Discover Duluth: Superior Street, Vol. I-IIISince Day One, Superior Street has been Duluth's main street.
By: Matthew R. Perrine, Budgeteer News
Nothing defines a city like its main street, so it is with great honor that “Discover Duluth” finally takes on Duluth’s.
Today Superior Street is marked by its brick roadway, an eclectic array of businesses and a nearly impenetrable black wall of shadows. (Because most of the city’s tallest buildings are lined up side by side on the street’s south side, there isn’t much in the way of sunshine for a chunk of the road.)
But, back in the day, it was an entirely different beast.
“Superior Street was a continuous succession of hills and gullies, connected its entire length by a 4-foot plank sidewalk, with the planks laid endwise, bridging the ravines and tunneling the hills,” an early immigrant was quoted as saying in Deborah Morse-Kahn’s “Lake Superior’s Historic North Shore.” “To walk it was hazardous in the daytime, almost sure death after dark.”
The street appeared on maps as early as 1865 — a full five years before Duluth was officially recognized as a city. Tony Dierckins, publisher and author of the Aerial Lift Bridge compendium “Crossing the Canal,” speculated that the name was probably used as early as 1856, when the township of Duluth was first platted.
Thirteen years after Duluth became a city, streetcar tracks already covered Superior Street. (These were uncovered in the mid-1980s when the city tore up the roadway to put in the bricks and, instead of removing the steel, workers were instructed to simply cement over them.)
It’s unclear when Superior Street was first paved, but a newspaper account in 1925 reported that the city already had more than 100 miles of paved streets.
Aside from new traffic signals being installed in 1953, and Duluthians calling their city streets “deplorable” in 1950, there wasn’t much in the way of Superior Street news until the early ’80s. This is when the $7.5 million “Superior Streetscape” renovation project was dreamed up — or, as Tom Daly so eloquently summed it up in the Duluth News-Tribune & Herald, “those bricks.”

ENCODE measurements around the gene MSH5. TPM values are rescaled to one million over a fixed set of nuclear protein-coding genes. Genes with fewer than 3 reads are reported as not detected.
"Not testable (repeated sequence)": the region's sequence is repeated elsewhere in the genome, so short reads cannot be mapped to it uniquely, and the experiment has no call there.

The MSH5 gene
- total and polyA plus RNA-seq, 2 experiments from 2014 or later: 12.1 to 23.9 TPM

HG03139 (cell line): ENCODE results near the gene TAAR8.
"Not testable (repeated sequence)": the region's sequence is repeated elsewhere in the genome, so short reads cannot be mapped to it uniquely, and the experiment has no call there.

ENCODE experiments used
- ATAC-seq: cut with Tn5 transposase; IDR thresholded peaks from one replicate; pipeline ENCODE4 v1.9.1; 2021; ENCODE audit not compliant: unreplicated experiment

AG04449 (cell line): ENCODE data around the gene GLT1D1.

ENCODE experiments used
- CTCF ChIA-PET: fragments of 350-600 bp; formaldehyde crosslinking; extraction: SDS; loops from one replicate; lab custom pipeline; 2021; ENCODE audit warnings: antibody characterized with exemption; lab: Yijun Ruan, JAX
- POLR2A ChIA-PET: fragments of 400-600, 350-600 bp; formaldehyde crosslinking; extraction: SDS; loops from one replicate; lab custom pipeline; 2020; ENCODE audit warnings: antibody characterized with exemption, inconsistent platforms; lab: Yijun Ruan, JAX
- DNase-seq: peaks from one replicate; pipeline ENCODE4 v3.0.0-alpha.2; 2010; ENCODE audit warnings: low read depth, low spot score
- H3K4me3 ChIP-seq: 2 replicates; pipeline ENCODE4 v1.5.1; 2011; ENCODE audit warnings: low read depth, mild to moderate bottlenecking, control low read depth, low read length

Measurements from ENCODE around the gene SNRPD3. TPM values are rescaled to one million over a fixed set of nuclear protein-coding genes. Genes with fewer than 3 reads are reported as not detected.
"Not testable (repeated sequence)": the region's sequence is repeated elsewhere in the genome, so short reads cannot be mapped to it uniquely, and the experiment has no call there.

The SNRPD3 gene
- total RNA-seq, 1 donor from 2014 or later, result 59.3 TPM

In that column, from Dec. 16, 1984, Daly also mentioned that there would be a “super” bus stop located on the Holiday Center block, concluding, “We should have one jewel of a downtown when the construction turmoil is over.”
The “turmoil” seemed to drag on for some time. In October of ’85, downtown’s “official grand opening” was held, even though the bricking wasn’t all done.
Then, a full 10 months after that PR circus, John Myers reported in the News Tribune that, “even though the project hasn’t been finished,” the brick work already needed repairs in some spots. They would get loose and, much like today, cause considerable damage to unsuspecting motorists.
In an effort to attract more consumers downtown during the construction, the mid-’80s also saw the creation of a character named Henry Brick. He appeared in dozens of television commercials and tried to get people’s attention with sayings like “C’mon down and jaywalk!”
Superior Streetscape woes aside, Duluth’s main street has helped shape a number of good memories throughout the years. In addition to being an integral route in both Grandma’s Marathon and the Christmas City of the North Parade, it was also utilized when Northland soldiers were sent off to war.
According to Dan Hartman, director of Veterans’ Memorial Hall, they would march from the Armory down to the Depot, where trains were waiting to take them to their final destinations. He said this ritual was treated as “a day of recognition,” and it continued from World War I through the Korean War — after which time the Armory wasn’t used in the same capacity.
No matter where your Superior Street experiences fall on the “memorability index,” there’s no denying the downtown stretch’s impeccable array of faces and places. From bowling alleys, intimate theaters and high-end hotels to a casino, a pizza place/concert hall and a somewhat-controversial strip club in a historic vaudeville theater, the heart of the Zenith City has it all.
“Discover Duluth” is an ongoing photo essay series by Matthew R. Perrine that highlights points of interest in and around the region. For more photos from this set, click on the accompanying photo galleries.